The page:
Innovation TLA 2010
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Innovation TLA 2010



This is my presentation from the panel "Innovators, Early Adopters, and the Rest of Us--Getting the Most from Your Library's Technology" at the Texas Library Association Annual Meeting, 2010. I shared ...

This is my presentation from the panel "Innovators, Early Adopters, and the Rest of Us--Getting the Most from Your Library's Technology" at the Texas Library Association Annual Meeting, 2010. I shared the stage with Stephen Abram and John Blyberg and we had a great time!



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    Innovation TLA 2010 Innovation TLA 2010 Presentation Transcript

    • Leah Krevit
      Rice University
      The Rest of Us
      Innovators, Early Adopters, and
      The Rest of Us
      Leah Krevit
      Rice University
    • We often think of our users as a group. They are really
      individuals, devoted to different tasks and goals.We need to think about them as individuals and we need to
      think more about themright now than the technology.
    • People. ThenTechnology.
      User Experience (UX)
      User Interface
      User-Centered/User-Centric Design
      Information Architecture
      Interaction Design
    • Resources like this teach us how to listen to users and design library “things” for them.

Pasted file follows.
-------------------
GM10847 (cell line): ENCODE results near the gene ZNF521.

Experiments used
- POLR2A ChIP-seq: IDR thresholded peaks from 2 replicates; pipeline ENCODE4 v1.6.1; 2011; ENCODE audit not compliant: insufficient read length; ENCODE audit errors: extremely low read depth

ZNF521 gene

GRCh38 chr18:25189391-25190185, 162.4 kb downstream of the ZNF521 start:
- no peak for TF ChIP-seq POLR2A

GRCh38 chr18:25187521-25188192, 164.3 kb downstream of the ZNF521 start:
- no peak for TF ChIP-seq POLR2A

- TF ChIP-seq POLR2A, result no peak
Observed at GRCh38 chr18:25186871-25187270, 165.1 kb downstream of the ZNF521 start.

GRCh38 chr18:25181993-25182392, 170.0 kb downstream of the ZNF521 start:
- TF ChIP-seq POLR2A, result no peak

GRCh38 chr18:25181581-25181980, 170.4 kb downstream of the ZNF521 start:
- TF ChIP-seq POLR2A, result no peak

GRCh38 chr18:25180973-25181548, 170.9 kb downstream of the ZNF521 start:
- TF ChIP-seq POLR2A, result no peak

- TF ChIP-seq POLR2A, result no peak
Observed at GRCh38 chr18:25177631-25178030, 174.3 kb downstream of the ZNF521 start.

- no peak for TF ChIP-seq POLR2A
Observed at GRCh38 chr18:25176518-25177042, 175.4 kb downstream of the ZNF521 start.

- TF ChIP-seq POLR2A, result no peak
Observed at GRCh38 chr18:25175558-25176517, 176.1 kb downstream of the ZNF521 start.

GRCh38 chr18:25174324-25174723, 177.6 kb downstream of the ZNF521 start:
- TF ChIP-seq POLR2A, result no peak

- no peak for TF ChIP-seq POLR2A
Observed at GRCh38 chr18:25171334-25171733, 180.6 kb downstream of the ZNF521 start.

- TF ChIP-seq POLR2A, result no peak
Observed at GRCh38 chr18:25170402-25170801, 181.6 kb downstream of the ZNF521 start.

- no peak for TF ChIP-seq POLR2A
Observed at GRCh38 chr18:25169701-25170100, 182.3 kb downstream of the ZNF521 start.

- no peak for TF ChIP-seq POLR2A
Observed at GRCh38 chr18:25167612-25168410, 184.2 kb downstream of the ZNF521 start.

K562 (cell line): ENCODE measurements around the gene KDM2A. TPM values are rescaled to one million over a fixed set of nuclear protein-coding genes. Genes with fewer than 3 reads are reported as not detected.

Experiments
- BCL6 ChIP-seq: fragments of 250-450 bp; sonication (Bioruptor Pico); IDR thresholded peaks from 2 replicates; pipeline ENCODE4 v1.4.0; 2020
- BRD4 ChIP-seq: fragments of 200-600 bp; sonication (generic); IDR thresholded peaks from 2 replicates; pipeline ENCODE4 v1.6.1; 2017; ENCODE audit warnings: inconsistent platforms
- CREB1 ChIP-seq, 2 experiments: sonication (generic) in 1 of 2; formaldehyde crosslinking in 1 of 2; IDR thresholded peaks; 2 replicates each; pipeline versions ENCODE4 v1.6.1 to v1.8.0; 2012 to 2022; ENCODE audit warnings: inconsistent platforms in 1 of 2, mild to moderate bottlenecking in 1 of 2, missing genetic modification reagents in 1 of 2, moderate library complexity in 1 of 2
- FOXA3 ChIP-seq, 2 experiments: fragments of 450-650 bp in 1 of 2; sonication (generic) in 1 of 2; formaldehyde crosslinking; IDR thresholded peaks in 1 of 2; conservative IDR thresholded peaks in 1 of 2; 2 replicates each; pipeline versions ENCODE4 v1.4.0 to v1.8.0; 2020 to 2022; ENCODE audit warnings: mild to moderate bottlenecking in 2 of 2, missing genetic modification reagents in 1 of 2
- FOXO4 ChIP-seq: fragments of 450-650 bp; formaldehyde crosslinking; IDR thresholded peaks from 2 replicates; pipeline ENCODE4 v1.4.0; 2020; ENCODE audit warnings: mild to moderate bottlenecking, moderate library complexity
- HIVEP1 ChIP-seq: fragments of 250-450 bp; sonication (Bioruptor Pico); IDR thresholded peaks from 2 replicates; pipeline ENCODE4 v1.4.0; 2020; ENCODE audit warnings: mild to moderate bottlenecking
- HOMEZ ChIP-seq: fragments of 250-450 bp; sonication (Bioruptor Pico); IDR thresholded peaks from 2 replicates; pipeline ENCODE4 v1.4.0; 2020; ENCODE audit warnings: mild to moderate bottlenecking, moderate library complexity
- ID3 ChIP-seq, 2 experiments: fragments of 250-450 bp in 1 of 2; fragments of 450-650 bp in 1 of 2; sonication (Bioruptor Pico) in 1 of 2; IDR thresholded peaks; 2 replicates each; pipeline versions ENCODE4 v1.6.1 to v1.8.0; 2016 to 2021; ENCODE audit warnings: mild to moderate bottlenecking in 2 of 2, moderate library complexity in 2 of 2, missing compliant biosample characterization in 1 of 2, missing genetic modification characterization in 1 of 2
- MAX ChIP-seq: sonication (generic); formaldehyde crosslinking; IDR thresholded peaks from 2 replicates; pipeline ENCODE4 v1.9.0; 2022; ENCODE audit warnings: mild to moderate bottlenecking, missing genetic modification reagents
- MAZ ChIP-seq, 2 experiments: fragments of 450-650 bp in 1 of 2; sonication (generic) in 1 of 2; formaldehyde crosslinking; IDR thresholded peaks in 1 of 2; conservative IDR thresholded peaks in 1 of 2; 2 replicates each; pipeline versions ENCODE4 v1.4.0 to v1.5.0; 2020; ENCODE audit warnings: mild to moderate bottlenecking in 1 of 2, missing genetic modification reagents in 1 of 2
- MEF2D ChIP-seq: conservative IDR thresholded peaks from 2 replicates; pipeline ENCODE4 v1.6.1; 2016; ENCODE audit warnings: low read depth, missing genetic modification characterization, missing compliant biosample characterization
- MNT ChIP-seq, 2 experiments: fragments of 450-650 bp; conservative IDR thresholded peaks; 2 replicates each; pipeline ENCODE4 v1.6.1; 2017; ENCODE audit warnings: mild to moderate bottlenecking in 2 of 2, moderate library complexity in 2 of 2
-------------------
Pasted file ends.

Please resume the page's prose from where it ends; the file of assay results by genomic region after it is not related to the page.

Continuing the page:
• Our users are trying to get our attention. We need to make our resources work for them and not make them work to use our resources.
    • Information. Not Format.
      We must learn to be format-neutral
      Council on Library and Information Resources
      A three-report volume will examine key issues in the research library's transition from an analog to a digital environment for knowledge access, preservation, and reconstitution.
      Can a New Research Library be All-Digital? Lisa Spiro and Geneva Henry
      On the Cost of Keeping a Book, Paul Courant and Matthew "Buzzy" Nielsen
      Ghostlier Demarcations: Large-Scale Text Digitization Projects and their Utility for Contemporary Humanities Scholarship, report of a CLIR investigation
    • Your People. Not My People.
      Who are your users?
      What are they doing?
      How are they doing whatever it is?
      Why are they doing whatever it is?
      When and where are important, too